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Thriving Environment

READ THE STORIES: Tackling Methane Emissions | Catalyzing Investment in On-Grid Solar | Protecting Indigenous Environments and Lifeways through Climate Resilience | Assessing Cumulative Pollution to Protect Communities

Tackling Methane Emissions

More than 100 countries signed the Global Methane Pledge introduced at COP26 in 2021—a show of support for cutting methane emissions that was both important and long overdue. While carbon dioxide (CO2) gets most of the attention, methane is a greenhouse gas (GHG) that, ton-for-ton, is nearly 30 times more potent than CO2 at trapping heat in the atmosphere. And while not an air pollutant, methane reacts with other agents in the atmosphere to form smog. According to the latest Intergovernmental Panel on Climate Change (IPCC) assessment report, methane concentrations in 2019 were the highest of any year in the past 800,000 years.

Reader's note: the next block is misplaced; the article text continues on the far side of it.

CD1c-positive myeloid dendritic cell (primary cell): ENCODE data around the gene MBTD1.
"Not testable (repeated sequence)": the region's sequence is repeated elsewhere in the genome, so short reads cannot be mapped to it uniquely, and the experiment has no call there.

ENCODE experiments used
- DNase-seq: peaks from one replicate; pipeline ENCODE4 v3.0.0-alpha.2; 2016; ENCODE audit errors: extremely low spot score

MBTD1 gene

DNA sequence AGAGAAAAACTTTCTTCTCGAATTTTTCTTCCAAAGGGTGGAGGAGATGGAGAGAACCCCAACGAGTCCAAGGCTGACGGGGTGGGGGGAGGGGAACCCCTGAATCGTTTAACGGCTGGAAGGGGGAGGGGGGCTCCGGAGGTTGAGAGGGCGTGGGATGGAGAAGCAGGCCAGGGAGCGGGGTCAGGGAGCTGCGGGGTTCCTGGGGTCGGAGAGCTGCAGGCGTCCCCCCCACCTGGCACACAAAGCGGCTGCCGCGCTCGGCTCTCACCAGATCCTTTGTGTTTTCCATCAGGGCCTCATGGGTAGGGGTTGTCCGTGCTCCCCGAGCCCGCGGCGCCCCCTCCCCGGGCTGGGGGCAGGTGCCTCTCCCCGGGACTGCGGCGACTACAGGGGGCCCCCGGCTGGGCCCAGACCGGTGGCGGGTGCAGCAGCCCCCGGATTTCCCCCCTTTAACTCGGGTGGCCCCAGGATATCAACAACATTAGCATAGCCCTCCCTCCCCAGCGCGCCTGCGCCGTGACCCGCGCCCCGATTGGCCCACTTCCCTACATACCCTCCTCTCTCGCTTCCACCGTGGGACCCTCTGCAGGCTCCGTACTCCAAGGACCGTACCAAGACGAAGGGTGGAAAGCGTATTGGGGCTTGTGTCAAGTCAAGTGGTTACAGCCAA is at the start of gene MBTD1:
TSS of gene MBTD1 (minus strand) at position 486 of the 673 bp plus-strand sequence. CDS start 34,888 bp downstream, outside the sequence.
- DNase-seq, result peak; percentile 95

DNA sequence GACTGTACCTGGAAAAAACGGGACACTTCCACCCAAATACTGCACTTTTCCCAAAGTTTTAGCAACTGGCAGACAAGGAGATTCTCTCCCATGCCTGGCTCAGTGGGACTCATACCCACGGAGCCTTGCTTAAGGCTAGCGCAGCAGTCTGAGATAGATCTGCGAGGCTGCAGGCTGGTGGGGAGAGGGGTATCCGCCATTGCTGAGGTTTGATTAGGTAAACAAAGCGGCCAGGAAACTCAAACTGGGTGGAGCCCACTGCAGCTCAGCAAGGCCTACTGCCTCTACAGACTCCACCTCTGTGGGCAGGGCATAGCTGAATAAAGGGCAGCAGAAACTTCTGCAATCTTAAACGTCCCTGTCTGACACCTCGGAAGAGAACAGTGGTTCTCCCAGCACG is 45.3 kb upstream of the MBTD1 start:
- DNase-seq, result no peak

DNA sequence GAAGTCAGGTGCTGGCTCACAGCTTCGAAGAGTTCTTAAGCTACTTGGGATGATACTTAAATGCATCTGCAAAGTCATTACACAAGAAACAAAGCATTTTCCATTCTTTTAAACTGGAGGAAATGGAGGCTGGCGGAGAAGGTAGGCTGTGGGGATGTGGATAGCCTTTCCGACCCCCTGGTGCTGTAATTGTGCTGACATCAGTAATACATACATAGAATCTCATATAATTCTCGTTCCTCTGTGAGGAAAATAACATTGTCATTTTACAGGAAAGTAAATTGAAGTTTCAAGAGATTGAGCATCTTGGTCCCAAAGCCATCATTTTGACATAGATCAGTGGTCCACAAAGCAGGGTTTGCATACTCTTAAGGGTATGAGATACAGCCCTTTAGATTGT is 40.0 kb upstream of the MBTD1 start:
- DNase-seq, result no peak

Sources of Methane Emissions and its Productive Uses

Over the last decade, Abt has been at the forefront of efforts to address methane pollution globally. Since 2013, we have helped the U.S. Environmental Protection Agency (U.S. EPA) address methane emissions from agriculture and solid waste sources through the Global Methane Initiative and the Climate and Clean Air Coalition. We have produced actionable tools to help project developers, governments, and implementers assess feasibility and benefits of potential methane mitigation projects and technologies, such as food waste digesters that produce valuable biogas. More than 50 cities–from Delhi, India, to Novi Sad, Serbia have used the Solid Waste Emissions Estimation Tool to estimate waste sector methane emissions and plan mitigation strategies. We have also conducted more than 70 studies and assessments, and developed more than a dozen guides and resources, including a recent best-practices guide for monitoring, reporting, and verifying methane emissions reductions for the biogas sector.